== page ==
The 2070S is now crunching 13416 (381, 21, 0) at PPD 1989081.

EDIT6: The 2070S at 75% power is now delivering 2M+ (2018834) with 13414 (6310, 34, 1). But the 1080ti and the 5700XT (both also under powered) are "only" at 1604441 and 1154245, respectively, which is excellent but not as significantly better than usual than for the 2070S. Could be a coincidence so far. We'll see tomorrow.

EDIT7: This morning, the 1080ti/5700XT machine was a complete mess! The AMD card in failed state, and then unable to fold anything, the machine terribly lagging while doing almost nothing, the 1080ti struggling. I could save only the current CPU job... Back on track now. The 2070S is folding smaller WUs (11752s) at 1.6M.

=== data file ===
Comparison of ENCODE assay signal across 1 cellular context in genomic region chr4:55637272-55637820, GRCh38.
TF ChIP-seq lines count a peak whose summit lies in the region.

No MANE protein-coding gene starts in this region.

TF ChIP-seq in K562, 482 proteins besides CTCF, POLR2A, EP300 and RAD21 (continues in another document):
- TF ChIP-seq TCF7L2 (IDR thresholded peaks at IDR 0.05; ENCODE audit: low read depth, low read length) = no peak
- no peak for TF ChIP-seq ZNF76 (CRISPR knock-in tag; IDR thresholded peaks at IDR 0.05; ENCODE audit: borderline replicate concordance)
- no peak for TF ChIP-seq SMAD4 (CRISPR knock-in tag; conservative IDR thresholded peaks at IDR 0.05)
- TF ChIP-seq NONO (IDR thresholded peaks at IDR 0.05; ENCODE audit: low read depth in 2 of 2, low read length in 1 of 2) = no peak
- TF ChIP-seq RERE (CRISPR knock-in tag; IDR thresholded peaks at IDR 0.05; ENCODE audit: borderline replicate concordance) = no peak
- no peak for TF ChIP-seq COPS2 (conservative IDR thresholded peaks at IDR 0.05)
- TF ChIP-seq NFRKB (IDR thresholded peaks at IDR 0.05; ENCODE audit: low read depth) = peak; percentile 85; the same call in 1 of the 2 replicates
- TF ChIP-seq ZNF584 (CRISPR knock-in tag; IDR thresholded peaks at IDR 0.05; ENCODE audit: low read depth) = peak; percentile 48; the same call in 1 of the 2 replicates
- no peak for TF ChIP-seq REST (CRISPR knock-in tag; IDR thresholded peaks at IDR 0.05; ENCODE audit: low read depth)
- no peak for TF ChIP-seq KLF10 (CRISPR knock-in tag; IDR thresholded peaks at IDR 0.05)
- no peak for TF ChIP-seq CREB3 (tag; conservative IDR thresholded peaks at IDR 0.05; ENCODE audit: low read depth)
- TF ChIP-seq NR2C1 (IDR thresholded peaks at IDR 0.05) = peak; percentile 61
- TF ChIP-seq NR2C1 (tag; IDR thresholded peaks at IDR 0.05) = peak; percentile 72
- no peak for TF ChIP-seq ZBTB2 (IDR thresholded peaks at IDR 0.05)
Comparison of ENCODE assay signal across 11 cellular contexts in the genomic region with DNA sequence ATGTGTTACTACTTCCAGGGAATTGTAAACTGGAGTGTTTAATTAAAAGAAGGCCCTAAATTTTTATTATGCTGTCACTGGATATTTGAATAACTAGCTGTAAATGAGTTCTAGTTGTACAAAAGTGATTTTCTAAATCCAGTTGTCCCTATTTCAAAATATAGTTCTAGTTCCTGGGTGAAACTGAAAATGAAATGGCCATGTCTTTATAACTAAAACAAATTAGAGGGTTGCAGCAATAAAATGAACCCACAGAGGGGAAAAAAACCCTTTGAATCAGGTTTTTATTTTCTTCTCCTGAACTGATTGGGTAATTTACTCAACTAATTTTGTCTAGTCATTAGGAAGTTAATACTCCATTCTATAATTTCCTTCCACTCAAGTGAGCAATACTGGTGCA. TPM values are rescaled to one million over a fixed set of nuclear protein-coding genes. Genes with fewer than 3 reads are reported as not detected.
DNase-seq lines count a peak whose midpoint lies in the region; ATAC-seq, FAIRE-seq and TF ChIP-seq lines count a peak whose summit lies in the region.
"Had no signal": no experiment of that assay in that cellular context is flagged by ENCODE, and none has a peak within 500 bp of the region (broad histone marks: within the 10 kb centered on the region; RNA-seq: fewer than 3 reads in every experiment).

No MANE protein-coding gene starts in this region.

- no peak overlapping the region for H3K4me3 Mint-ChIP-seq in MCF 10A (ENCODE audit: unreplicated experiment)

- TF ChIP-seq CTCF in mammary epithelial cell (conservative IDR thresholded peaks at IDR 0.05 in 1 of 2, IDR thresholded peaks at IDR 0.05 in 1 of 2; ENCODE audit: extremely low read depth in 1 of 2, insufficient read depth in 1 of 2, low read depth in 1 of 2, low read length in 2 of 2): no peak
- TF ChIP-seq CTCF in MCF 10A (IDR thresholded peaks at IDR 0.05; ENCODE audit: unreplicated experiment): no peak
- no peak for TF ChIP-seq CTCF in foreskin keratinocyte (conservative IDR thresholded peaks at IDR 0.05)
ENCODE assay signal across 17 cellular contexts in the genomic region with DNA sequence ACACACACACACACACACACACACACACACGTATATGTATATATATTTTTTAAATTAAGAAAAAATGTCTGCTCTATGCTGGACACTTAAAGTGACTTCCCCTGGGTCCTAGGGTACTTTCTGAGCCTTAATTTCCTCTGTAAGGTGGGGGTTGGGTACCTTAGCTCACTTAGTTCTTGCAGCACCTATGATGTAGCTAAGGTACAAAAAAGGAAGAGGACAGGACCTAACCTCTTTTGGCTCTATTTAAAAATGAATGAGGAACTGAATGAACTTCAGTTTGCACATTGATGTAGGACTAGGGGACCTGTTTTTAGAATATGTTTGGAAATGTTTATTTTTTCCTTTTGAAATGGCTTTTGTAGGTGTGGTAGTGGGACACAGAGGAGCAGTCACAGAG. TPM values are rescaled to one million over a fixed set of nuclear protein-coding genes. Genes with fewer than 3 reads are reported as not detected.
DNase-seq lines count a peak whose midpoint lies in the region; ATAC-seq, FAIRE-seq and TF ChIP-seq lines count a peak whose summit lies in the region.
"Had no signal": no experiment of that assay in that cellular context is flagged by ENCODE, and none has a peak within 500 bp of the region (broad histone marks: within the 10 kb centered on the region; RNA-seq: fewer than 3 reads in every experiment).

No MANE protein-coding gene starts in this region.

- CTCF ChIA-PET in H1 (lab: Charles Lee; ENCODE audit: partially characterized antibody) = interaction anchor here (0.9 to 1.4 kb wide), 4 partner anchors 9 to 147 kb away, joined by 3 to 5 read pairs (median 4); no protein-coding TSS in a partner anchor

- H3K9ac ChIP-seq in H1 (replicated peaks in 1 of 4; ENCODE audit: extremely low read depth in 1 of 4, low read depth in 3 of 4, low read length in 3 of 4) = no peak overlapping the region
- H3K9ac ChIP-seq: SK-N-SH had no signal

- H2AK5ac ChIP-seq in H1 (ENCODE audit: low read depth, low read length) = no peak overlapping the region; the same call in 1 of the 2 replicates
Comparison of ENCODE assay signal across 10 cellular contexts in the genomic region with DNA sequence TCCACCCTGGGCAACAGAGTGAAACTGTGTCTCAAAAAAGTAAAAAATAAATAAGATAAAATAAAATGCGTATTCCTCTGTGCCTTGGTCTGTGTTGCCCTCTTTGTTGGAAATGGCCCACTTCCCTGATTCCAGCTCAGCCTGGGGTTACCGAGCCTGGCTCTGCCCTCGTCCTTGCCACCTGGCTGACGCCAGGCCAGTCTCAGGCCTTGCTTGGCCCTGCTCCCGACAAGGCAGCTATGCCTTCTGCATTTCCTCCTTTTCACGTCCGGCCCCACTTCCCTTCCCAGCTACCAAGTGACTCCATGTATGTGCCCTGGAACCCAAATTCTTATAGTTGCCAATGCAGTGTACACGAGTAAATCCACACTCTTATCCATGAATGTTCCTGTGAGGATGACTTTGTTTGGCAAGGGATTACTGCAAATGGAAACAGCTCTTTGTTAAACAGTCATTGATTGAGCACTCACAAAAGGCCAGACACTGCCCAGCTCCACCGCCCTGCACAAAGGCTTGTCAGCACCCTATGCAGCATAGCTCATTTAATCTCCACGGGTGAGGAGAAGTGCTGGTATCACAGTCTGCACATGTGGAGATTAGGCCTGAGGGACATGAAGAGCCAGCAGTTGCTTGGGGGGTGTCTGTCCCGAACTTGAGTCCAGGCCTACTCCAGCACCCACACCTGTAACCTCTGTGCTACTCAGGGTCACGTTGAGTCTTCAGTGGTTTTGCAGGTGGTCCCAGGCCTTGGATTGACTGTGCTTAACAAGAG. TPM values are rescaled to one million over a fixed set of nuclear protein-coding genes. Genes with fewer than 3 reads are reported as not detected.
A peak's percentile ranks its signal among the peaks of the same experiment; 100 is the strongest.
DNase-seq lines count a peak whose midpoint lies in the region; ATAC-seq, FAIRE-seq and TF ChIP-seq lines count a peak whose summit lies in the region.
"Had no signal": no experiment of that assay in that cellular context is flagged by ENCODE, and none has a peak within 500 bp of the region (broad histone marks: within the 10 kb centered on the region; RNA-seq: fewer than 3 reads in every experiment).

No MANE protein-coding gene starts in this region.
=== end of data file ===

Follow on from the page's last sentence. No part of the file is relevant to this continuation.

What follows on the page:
EDIT8: A couple hours later, it appears that the good results of last night were just a coincidence: all PPDs are now stable at the previous level.
Last edited by ajm on Sun Jul 05, 2020 7:10 am, edited 8 times in total.
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Re: Hardware Accelerated GPU Scheduling (Win 10)

Postby JimboPalmer » Sat Jul 04, 2020 4:20 pm

Using Nvidia, this should work with Pascal and later generation GPUs. (Volta, Turing, Ampere)

In GPU-Z in sensors, the Bus Interface Load seemed lower, but I did not do a 'before and after' if you consider this look at how it affects GPU-Z sensors.

I set both Core_22 and Core_21 to High Performance.
Last edited by JimboPalmer on Sat Jul 04, 2020 6:18 pm, edited 1 time in total.
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Re: Hardware Accelerated GPU Scheduling (Win 10)

Postby MeeLee » Sat Jul 04, 2020 5:15 pm